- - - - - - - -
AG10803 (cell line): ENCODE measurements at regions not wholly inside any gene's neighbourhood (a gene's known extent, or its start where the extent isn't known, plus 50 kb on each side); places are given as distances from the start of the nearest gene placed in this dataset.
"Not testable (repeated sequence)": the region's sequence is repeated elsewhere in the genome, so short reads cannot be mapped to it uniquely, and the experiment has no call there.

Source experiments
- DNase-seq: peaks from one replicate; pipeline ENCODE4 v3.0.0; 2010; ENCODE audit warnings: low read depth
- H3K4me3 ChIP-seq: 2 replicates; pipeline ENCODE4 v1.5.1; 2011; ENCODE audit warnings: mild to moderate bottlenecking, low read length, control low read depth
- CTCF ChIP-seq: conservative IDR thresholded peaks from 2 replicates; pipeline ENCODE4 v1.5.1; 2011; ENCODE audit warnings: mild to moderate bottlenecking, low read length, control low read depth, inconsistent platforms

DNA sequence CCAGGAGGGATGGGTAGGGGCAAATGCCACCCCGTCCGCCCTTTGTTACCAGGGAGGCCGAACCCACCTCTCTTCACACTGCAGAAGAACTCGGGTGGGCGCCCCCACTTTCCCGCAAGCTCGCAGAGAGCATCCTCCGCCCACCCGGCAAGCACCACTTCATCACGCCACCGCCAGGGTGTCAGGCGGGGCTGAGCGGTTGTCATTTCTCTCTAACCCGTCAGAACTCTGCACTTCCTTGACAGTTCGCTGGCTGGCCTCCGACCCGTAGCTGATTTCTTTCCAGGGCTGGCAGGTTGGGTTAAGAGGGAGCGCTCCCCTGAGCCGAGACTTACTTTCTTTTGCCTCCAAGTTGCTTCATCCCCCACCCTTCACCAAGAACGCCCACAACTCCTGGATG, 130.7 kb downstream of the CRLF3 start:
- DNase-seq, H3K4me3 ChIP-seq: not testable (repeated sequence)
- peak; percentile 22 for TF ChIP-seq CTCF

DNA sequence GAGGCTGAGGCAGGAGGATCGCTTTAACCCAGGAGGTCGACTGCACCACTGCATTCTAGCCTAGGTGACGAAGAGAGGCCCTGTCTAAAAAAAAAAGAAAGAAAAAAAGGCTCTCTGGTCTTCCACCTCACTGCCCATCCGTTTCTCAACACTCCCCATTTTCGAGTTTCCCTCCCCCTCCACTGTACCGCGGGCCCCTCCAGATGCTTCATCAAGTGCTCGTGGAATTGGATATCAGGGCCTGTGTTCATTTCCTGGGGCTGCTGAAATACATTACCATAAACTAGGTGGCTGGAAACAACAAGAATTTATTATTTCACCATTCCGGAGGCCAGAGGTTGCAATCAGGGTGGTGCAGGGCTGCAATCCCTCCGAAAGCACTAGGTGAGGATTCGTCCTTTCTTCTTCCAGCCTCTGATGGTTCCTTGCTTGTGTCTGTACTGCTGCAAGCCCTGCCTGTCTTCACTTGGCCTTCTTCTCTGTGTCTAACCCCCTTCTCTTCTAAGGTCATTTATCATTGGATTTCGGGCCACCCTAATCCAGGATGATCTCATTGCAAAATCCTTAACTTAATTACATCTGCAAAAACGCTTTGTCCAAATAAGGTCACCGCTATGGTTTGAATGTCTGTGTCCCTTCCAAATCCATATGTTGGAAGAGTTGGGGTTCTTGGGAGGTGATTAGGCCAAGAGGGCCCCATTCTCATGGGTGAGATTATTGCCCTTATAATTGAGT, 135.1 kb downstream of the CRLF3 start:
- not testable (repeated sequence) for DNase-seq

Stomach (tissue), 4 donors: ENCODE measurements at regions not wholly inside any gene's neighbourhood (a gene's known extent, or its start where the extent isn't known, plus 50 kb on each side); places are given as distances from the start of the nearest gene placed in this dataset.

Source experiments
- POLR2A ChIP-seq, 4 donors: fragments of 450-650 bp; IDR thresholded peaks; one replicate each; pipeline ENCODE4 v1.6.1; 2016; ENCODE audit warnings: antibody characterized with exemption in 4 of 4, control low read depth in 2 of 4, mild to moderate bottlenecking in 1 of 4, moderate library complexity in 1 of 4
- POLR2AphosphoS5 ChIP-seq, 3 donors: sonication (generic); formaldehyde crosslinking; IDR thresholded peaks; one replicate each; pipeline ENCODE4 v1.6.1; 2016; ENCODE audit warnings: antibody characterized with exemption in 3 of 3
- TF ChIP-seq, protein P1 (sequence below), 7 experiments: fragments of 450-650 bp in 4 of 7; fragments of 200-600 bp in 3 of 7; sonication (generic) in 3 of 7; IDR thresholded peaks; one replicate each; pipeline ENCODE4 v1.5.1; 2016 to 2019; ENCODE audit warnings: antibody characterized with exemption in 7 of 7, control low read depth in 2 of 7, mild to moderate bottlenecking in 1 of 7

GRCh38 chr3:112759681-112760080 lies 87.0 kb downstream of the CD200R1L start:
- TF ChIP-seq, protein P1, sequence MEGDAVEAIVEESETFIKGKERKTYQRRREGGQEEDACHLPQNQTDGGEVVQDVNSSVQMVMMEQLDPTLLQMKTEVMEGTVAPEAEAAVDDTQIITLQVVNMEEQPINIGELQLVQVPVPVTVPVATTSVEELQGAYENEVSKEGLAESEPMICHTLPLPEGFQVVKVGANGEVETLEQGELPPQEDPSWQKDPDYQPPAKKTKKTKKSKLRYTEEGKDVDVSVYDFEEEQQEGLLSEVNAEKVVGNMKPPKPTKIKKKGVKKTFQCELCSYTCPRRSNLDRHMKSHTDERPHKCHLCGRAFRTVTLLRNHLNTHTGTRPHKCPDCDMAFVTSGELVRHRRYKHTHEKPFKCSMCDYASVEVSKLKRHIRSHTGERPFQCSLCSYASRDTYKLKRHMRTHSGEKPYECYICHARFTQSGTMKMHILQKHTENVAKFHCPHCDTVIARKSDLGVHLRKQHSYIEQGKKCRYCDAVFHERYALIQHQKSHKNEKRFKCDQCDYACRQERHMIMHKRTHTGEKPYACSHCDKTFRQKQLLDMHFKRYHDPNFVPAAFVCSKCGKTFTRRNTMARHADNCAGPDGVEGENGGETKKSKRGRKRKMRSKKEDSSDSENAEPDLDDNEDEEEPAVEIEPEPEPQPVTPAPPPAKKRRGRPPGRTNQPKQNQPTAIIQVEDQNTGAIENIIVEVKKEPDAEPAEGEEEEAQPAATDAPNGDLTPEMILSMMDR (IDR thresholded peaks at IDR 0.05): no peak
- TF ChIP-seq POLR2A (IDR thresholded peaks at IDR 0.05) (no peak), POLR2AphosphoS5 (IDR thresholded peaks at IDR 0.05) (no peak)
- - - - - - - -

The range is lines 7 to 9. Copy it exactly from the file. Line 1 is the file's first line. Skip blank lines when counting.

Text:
DNA sequence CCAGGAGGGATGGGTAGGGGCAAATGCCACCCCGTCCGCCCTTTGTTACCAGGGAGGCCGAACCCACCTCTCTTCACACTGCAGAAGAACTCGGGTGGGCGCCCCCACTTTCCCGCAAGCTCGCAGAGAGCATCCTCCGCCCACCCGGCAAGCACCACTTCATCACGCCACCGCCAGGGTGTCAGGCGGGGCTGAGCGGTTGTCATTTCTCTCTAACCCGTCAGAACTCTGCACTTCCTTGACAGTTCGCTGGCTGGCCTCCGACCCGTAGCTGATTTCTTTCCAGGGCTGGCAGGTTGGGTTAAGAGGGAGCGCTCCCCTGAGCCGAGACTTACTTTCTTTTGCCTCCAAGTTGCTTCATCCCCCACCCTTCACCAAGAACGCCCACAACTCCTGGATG, 130.7 kb downstream of the CRLF3 start:
- DNase-seq, H3K4me3 ChIP-seq: not testable (repeated sequence)
- peak; percentile 22 for TF ChIP-seq CTCF